One of these patients, a married pregnant woman, Hope, played by Mia Farrow, who appears to be suicidally depressed for reasons that cannot be fully articulated, begins to obsess Marion—partly, we can assume, because her almost hysteric desperation and sobbing outbursts and vocal declarations of a life possibly misspent or miscarried, but for reasons she can’t really pinpoint with any accuracy, as well as her articulation of feelings of a frightening, almost schizophrenic disorientation and lostness, even when she is lying beside her apparently loving husband in bed, are deeply unsettling to Marion, precisely because she has spent a good deal of her life repressing such raw emotions and feeling admissions of alienation. Indeed, Marion is so out of touch with her own feelings and with the feelings of others who are close to her, that she has no idea that her husband is having an affair with one of her best friends, although in the grand scheme of things it doesn’t really matter because their marriage has already withered on the vine from benign neglect, or as Marion puts it regarding their sexual relationship in another portion of the dream sequence, “I know exactly what you’re going to do and in what order.”
There are many other specific details in Allen’s film—especially as regards what might be called Marion’s forgetfulness of her own past and therefore of her unrealized present and submerged future, as well as her neglect of persons who once believed they mattered to her: a former teacher and husband who apparently committed suicide, a best friend who felt she couldn’t “compete” with Marion’s ego, and her brother, who has retreated under the sting of Marion’s disapproval of his unambitious life—but I do not have time to dwell upon all of those details here. What I do want to linger over just a bit is the very purposeful significance, I think, of Allen’s use of pregnancy in the film. In short, the troubled and neurotic pregnant woman in the film, Hope (who also expresses with regret, at one point, that she never became a painter), is a somewhat crude and too-obvious symbol of what is supposedly missing in Marion’s life: passion and sexual fertility and art (and never even mind the blunt message Hope's name carries). Indeed, the epiphanies that Marion ultimately expresses in the last stages of the film can be summed up as: “Maybe I should have had a child” and “I wish I had married for passion.” Throw in the various well-placed hints of “I could have been a painter instead of a philosophy professor,” and you pretty much have every not-so-subtle point about the life of the mind that Allen is trying to make in his film (and I do not even have time here, unfortunately, to draw out all of the complexities of the false binary Allen is also trying to establish between art and scholarship).
And in relation to all of this, we are led to a scene near the end of the film where Marion runs into Hope weeping in an antiques store in front of a copy of Klimt’s painting Hope I, in which we see the depiction of a naked pregnant woman surrounded by the faces of death. Quite uncharacteristically for Marion, she reaches out to console Hope, an almost perfect stranger, although it must be admitted that Marion has been listening to Hope's therapy sessions and even snuck out of her rented apartment one day to catch a glimpse of Hope as she was leaving the psychiatrist’s office. Marion invites Hope to lunch where Marion confesses that turning fifty has traumatized her, and further, she has some regrets, especially as regards not having had a child. This leads to yet another flashback scene, which doubles as a kind of further confession to Hope, in which we see her first husband, Sam, the older philosophy professor who later commits suicide, convulsed with rage at the young twenty-something Marion, who has had an abortion without telling him. While Sam berates her for not considering his feelings or his age—after all, he doesn’t have, as he argues, his future “stretching out” in front of him—Marion expresses the frustration that, yes, she loves the idea of children, but she hasn’t yet had the chance yet to “make something” of herself, and in a bold move that causes Sam to physically assault her, she says to him, with great anger, “Do you want to bring a child into this world . . . really? You’re the one that hates it so much. You’re forever lecturing me on the pointlessness of existence,” at which point, grabbing her shoulders and trying to push her to the ground, Sam tells her how much he hates her.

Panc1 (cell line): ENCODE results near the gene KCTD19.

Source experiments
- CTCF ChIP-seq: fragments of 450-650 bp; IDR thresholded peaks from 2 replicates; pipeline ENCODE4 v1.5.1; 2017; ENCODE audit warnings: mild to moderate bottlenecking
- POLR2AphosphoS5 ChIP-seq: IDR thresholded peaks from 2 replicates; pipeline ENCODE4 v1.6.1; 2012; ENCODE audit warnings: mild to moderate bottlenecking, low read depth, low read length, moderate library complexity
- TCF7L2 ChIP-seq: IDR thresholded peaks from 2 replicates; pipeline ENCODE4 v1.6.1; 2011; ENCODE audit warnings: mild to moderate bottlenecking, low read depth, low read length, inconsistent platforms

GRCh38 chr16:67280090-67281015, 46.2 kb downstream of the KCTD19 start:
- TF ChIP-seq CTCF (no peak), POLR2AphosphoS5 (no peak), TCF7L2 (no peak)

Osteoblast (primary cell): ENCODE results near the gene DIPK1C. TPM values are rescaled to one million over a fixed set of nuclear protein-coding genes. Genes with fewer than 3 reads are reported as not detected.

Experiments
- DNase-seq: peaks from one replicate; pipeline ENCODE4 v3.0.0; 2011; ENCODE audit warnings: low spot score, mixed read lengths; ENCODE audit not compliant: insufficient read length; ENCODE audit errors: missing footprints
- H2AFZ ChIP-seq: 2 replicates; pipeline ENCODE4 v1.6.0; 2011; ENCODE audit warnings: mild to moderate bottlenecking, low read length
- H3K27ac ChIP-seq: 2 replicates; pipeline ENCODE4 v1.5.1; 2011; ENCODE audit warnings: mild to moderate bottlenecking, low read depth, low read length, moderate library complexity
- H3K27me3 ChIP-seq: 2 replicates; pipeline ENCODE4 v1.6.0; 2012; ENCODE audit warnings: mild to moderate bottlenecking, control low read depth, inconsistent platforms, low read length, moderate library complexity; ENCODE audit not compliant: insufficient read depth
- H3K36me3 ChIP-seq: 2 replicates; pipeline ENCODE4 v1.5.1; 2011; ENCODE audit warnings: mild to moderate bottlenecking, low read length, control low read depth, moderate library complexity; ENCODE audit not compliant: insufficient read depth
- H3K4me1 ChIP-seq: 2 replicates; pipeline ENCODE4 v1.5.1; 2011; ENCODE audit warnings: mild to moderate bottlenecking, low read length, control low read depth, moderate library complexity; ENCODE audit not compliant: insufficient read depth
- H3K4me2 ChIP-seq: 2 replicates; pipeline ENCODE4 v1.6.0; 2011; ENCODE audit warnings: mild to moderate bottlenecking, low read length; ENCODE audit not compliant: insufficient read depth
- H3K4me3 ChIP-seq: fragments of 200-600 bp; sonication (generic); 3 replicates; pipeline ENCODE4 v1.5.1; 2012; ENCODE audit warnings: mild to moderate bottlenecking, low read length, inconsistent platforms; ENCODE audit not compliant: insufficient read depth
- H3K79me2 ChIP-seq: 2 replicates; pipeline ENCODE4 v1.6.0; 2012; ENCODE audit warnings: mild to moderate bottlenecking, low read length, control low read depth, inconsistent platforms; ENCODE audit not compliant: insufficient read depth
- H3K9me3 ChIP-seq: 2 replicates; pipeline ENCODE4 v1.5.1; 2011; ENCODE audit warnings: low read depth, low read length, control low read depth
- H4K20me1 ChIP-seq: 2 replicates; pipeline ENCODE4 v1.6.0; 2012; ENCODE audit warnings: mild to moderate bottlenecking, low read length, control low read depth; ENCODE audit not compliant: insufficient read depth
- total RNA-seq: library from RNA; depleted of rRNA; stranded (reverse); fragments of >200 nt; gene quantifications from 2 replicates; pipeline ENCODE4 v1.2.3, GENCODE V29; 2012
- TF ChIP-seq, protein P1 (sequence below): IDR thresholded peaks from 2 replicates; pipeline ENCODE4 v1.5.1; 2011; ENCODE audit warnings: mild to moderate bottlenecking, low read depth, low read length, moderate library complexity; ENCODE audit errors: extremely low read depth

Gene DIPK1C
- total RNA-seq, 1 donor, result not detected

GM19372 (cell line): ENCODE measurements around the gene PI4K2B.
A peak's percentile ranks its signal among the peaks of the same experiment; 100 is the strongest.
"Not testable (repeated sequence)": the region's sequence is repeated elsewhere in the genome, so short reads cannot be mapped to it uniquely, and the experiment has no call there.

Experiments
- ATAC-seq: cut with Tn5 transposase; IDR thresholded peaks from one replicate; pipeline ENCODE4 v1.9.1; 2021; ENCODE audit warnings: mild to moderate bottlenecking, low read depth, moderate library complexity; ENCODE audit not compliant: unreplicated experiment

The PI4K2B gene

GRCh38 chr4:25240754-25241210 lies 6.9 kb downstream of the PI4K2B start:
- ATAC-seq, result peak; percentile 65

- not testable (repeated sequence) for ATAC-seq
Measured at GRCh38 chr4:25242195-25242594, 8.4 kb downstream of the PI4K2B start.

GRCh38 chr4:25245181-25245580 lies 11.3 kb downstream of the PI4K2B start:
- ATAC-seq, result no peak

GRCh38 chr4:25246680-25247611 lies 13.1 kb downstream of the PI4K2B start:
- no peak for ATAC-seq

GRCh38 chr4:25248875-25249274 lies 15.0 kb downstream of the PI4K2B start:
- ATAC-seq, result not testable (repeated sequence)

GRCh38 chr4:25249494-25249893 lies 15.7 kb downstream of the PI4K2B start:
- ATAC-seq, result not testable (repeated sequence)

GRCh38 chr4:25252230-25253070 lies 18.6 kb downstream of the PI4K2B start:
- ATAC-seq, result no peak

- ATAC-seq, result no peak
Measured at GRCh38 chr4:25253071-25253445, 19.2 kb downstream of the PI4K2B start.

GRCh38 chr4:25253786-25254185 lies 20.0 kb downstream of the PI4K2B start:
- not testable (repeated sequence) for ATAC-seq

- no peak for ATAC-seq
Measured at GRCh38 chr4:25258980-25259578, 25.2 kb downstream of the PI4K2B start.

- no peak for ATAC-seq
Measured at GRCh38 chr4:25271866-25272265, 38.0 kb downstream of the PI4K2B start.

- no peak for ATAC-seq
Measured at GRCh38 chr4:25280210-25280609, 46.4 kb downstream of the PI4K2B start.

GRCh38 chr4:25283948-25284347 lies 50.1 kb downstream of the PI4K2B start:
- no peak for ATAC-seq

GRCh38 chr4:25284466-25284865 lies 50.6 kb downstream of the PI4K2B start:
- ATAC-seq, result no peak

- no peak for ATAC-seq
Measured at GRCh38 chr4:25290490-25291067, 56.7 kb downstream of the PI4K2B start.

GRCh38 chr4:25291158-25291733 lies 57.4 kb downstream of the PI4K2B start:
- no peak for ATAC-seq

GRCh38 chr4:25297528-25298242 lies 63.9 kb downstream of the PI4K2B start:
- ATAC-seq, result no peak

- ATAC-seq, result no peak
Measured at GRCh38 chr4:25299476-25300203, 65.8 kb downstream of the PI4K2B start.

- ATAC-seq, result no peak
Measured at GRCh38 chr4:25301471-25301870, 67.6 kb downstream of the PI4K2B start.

And here, my friends, in this wrestling match between student and teacher, wife and husband, and philosopher and philosopher, we have the whole “shebang” as regards Allen’s take on the intellectual enterprise and the university more generally—to cadge from Shakespeare: it's all about the expense of spirit in a waste of bodies and minds together, as well as the tragic drama of the supposedly too great cost of an endlessly agonistic pedagogy. And what is Allen’s sweet and gentle and life-affirming antidote to all of this? It’s the novelist, Larry Lewis, played by Gene Hackman, who was always madly, deeply, and passionately in love with Marion, but could never convince her to leave Ken for him. Larry has enshrined Marion in one of his novels as the beautiful “Helinka” whose one random and chance kiss with his narrator is “full of desire” and demonstrates to him that “Helinka” was “capable of intense passion, if she would just allow herself to feel.”Taking all of the moments of the film I have dwelled upon here, the intellectual life is apparently without passion and without feeling and it can’t “give birth” to anything but despair and regret over the loss of a more sensual life—in short: it is the life not lived, it is a small death, and it also kills. But Allen also closes his film with a scene of Marion, having left her cold husband, back in her rented apartment, working on her book, and commenting that the writing is just “flowing” out of her. And this gives me some hope, regardless of the heavy-handedness of the films clichés regarding the supposedly “dead” nature of the academic life, that the intellectual life can also be a sensual one—it also gives birth to something, and continues, in the words of Rilke’s poem, to glisten and gleam in all its power.
Figure 2 . Gustav Klimt, Hope I (1903)